Tea Party activists, doctors in lab coats, and health care advocates packed a hearing Thursday at the state Capitol. They were there to register their support or opposition to a proposed state-created website that would allow people to comparison shop for health insurance.
The health exchange is required by the federal government under new national health care laws. Most people who testified were at the hearing to oppose the national health care plan in full. Stan Broyles told lawmakers that people are not entitled to health care coverage.
"There's a disease in our land that kills gratitude - it's called entitlement. When someone is entitled to something they need no gratitude. What we end up with is an unquenchable thirst or hunger for more," Broyles said.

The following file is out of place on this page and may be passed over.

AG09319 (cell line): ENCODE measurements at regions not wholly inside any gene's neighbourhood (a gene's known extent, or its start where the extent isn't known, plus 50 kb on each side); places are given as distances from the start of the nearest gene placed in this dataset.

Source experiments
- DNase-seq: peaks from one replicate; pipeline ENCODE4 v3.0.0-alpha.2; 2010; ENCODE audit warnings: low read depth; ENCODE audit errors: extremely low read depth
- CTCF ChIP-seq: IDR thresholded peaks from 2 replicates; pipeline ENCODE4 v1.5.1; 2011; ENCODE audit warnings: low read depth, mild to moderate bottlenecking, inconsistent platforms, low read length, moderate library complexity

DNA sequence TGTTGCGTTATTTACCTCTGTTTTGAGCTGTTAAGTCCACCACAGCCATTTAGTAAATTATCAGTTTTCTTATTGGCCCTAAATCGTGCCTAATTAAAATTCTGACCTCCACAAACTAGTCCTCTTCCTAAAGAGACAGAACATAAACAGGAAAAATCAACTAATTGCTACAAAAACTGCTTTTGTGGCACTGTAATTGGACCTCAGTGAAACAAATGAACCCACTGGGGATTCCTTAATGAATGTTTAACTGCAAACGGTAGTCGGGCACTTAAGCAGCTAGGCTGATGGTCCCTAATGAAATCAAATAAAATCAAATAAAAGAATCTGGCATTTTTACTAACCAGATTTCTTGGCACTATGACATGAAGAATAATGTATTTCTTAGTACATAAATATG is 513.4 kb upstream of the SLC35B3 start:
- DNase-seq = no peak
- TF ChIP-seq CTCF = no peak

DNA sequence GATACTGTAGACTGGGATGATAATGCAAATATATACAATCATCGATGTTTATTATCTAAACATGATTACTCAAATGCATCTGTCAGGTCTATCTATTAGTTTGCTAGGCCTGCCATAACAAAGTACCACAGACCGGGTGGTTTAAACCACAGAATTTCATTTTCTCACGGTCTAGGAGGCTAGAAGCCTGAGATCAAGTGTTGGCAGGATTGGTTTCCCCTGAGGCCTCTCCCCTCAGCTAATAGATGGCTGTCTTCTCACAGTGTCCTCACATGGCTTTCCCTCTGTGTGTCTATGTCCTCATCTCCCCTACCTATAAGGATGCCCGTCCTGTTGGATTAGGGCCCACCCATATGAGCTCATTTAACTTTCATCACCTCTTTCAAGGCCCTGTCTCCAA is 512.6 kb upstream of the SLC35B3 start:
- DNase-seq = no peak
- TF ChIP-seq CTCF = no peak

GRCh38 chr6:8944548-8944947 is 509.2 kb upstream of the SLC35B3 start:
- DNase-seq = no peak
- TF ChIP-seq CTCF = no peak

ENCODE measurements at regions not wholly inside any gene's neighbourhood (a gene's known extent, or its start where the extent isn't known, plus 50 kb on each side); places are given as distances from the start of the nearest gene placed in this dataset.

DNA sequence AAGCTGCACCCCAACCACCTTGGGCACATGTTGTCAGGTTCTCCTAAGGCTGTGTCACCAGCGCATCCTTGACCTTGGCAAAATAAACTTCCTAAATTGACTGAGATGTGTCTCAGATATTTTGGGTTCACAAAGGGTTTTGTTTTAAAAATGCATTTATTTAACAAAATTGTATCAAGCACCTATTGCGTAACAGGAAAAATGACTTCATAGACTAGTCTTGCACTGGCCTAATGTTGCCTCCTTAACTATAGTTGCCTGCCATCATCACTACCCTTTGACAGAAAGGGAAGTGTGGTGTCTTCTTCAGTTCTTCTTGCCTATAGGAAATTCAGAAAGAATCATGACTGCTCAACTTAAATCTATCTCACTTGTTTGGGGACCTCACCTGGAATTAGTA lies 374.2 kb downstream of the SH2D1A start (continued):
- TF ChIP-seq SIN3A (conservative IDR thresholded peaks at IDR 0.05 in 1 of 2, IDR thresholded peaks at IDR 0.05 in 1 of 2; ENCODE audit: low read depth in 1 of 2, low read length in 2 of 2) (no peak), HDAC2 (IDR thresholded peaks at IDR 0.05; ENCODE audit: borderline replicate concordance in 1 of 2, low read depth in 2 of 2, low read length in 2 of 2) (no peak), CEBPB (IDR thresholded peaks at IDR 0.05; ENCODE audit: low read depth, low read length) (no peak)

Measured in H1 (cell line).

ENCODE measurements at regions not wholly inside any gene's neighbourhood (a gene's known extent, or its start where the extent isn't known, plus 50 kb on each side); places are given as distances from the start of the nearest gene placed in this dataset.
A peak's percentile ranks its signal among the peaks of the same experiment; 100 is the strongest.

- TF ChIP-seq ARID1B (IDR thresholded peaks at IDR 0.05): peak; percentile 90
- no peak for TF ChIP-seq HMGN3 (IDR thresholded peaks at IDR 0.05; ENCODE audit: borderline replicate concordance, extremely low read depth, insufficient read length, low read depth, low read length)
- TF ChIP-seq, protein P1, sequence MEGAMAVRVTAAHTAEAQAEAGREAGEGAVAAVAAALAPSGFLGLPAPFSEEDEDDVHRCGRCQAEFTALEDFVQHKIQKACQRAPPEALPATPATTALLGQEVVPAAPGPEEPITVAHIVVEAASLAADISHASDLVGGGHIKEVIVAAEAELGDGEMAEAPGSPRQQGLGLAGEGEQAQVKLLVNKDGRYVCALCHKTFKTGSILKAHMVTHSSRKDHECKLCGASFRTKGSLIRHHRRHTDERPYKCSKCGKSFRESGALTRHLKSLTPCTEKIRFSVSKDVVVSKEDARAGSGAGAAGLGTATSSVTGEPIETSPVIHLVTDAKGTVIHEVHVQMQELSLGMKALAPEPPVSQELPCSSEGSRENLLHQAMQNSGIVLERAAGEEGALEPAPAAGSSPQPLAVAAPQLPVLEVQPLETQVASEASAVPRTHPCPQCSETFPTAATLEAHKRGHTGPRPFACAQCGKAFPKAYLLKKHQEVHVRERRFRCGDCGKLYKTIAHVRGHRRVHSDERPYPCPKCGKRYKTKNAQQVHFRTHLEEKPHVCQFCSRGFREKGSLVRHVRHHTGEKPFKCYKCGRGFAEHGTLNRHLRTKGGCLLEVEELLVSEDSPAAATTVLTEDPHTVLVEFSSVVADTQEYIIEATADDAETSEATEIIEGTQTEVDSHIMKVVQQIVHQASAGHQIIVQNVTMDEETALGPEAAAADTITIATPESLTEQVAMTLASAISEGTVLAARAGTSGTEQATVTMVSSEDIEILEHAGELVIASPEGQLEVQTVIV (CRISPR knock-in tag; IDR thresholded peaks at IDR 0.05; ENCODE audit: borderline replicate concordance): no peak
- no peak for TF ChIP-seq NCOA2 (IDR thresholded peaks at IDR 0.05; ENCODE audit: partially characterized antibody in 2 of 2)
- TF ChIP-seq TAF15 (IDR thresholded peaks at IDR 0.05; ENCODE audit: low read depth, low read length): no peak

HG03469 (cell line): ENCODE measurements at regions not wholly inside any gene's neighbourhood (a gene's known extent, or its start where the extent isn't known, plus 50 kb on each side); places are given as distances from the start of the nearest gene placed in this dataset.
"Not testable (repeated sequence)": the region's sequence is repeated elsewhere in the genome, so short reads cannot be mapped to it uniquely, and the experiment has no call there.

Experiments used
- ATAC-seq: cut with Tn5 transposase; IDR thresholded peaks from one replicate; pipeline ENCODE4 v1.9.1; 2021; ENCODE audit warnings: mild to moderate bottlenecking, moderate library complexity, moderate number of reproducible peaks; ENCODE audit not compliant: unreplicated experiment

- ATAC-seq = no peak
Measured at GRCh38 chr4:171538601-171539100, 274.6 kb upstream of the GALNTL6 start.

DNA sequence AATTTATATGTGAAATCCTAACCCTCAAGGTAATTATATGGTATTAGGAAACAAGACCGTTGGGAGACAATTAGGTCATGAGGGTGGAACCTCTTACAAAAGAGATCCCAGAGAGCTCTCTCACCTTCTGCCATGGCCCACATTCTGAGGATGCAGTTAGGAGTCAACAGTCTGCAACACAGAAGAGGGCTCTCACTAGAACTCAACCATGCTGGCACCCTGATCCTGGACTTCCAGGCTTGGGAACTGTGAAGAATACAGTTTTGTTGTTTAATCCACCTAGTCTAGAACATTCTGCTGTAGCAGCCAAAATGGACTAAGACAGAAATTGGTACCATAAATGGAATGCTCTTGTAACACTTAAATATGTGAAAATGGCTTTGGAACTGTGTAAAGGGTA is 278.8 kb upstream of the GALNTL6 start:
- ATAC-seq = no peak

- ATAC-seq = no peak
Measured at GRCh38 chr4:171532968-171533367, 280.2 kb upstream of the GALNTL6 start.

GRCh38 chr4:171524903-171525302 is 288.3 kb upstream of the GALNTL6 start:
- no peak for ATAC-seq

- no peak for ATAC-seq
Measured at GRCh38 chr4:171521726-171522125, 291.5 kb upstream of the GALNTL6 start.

Dr. Fadwa Gillanders, a chronic disease-management specialist, opposes national health care. She told lawmakers about a patient with several chronic conditions who called her - in her words - begging for help.
"I get beggars every day," she says. "We're turning into a nation of beggars, pawners. 'Can you give me? Can you give me?' Because we don't know how to take care of ourselves, and we're hoping insurance will make it better, but it actually makes it worse."
Supporters of the plan say health care costs are too expensive and too few people receive adequate care.
Kenneth Ashley supports the Affordable Care Act. He suffered a brain aneurism and massive stroke that left him paralyzed on one side a couple years ago. Ashley told state lawmakers he was unemployed and did not have insurance at the time.
"Don't leave people like me out in the cold," he says. "I'm not trying to get over on the system. What really irks me is I'm a lifelong Republican, and their opposition to the ACA and all the health care acts just galls me."
Some supporters also say the state should create the health exchange website now before the federal government imposes its own website on the state.